Eight years ago

"MOMMY!" Torchie came running into the room, flinging herself onto Susan and Reed's bed.

"Mmmpf," Reed mumbled. "Torchie, it's too early to be up." He glanced over at the digital clock by their bedside. It read December 25th. That explained Torchie's excitement. "It's only five thirty…"

Torchie tilted her head and poked Reed in the forehead. "Daddy, let's open presents," she exclaimed, bouncing excitedly on the bed. She jumped up and down, her small body squishing Mr. Fantastic's.

"Oof," Reed smiled gently. "Ah, Torchie, don't! You're crushing me! You're – AHHHHHH!" he pretended to scream as he stretched out in the shape of a giant cushion, bouncing his adopted daughter.

Torchie giggled while bouncing on this makeshift trampoline. She loved Reed.

This continued on for the next five minutes, but all of a sudden, Torchie seemed to remember her mission, and sliding off, she put her hands on her hips and addressed Reed:

"Daddy, I wanna open presents!" She stamped her foot on the floor impatiently, making Susan crack up. It had been a while, but Johnny was the same way when he was Victoria's age.

Suddenly, Reed and Susan's two children, Marin and Richard, ran in the room. Richard was three years older than Torchie, eight, and he had stopped believing in Santa since he was age three. Marin, being seven, and not having inherited her father's genius mind like her brother, still believed in Santa. She was a little sprite of a girl with blue eyes and soft, walnut brown hair. Richard had the same color hair, although tousled quite a bit, but his eyes, which were the same shade of blue as Susan's, were magnified by his thick glasses.

Susan laughed, seeing all three children assembled in her room. Rolling out of bed, she went downstairs to make breakfast, the children following her.

"What do you want to eat for breakfast?" she asked Richard. Normally, Susan would just make the children whatever she decided they should eat, but today was special.

Richard regarded his mother with large, intelligent eyes. "May I have ice cream, please?" he entreated. Marin and Torchie tugged at Susan's arms, begging to have ice cream, too. Susan complied. She normally would have refused the trio, but today was Christmas. She couldn't possibly say no.

When the children finished their ice cream, they all ran down to the tree, excited to be able to finally open the brightly wrapped boxes and see what they had all received. Susan stared at the little people still decked out in their pajamas. Torchie had on red footie pajamas, Marin seemed to float in her white princess nightgown, and Richard's shirt was too long, his pajama pants too short. She was content for a moment, but staring at the kids, she felt an odd feeling.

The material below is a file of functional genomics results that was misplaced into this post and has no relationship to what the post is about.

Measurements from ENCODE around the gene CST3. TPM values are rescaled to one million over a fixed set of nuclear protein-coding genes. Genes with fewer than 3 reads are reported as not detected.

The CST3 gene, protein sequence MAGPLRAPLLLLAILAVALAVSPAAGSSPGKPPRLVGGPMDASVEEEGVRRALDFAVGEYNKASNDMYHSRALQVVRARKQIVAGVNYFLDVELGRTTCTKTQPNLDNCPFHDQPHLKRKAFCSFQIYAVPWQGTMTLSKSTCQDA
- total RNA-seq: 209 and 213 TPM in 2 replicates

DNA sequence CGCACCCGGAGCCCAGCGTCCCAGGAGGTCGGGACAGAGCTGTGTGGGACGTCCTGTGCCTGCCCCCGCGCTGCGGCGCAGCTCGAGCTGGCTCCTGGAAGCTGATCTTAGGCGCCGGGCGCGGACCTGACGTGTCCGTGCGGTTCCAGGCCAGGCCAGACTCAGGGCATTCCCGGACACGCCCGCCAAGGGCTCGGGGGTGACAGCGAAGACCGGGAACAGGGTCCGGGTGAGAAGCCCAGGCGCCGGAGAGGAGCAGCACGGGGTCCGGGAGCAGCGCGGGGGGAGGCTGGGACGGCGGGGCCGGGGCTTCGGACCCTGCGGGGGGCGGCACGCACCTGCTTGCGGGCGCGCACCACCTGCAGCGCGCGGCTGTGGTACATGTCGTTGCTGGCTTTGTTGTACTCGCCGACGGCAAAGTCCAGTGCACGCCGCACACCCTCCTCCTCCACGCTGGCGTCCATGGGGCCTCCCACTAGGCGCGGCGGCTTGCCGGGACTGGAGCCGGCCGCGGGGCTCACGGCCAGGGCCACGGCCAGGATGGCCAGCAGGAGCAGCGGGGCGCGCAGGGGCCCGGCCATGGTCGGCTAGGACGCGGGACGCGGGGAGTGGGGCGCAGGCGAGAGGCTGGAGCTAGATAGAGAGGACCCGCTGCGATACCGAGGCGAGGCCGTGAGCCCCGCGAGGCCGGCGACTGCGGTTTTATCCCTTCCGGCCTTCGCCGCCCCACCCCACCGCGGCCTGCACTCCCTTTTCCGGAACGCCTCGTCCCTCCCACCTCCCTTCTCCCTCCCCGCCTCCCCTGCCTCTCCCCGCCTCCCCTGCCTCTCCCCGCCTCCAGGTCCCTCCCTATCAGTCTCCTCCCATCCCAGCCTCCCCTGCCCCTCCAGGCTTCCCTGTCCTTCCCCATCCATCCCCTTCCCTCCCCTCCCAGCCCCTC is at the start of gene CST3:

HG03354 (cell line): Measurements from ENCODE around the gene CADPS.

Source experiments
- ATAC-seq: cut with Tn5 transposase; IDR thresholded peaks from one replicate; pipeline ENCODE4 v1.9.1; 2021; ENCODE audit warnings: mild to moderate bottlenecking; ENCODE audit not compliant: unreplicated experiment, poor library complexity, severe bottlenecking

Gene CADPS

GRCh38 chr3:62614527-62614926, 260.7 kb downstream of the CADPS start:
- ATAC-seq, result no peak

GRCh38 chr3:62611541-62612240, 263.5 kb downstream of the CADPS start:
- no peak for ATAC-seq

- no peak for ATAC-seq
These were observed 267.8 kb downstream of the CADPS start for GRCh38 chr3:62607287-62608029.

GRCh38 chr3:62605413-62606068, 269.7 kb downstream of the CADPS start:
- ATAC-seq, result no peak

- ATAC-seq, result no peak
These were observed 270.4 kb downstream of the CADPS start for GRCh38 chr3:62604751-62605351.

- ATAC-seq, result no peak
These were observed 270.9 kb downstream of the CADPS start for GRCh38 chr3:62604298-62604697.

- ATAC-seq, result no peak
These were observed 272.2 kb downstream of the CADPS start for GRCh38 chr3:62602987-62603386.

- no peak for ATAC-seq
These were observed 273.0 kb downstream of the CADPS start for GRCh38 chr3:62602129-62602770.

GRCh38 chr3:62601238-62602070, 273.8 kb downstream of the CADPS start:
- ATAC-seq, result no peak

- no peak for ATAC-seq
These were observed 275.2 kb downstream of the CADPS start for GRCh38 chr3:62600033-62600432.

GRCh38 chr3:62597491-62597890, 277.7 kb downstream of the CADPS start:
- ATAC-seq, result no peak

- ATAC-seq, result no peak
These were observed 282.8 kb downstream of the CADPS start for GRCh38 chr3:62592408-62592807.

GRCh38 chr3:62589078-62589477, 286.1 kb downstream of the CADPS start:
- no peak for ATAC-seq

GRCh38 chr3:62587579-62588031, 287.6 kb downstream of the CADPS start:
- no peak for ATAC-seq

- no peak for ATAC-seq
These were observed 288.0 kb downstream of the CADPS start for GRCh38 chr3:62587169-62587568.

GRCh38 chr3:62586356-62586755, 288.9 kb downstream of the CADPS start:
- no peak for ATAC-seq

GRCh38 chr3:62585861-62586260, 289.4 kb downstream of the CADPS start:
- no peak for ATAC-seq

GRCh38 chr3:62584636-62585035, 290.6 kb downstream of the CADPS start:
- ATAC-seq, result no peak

I wonder what could be wrong, she thought to herself. Then she realized what it was. Torchie, with her white blond hair, stood out from the other two children with their dark locks. She was happy and animated, while the other two were more serious. People might have assumed that she was simply younger, but Susan knew better. Torchie would never grow to be as mature as Richard or even Marin. It wasn't in her blood.

Before any of the children could get their presents open, though, the doorbell rang. Susan heard a surprised gasp from Reed, and his baritone saying, a little hesitantly, "Er… Welcome home, Johnny…"

The two men entered the room where the children were still gathered around the tree. Torchie was the first to notice the stranger with her hair and eye color.

She walked over and gazed at him for a long time, and Johnny gazed back wondrously. A silent conversation seemed to pass between the little girl and her father, who she didn't know. Then, the connection broke.

Torchie's face split into a smile. "I'm Torchie. That's short for Victoria. I want a doll for Christmas," she told him.

Johnny continued to watch his daughter, but he smiled weakly. "Hello, Torchie. I'm Johnny. Johnny Storm."

Torchie looked from Johnny to Susan, and back to Johnny. "You look like Mommy," she chirped. Chattering to Johnny, she walked back over to where her present awaited her.

Johnny didn't need to open any presents. He didn't need to find something in a stocking hanging over a fireplace. It was enough to know how his little girl was okay, how she was a happy, sweet little girl. It should have been the best gift a father could ever have, so he wondered, why did he feel so heartbroken?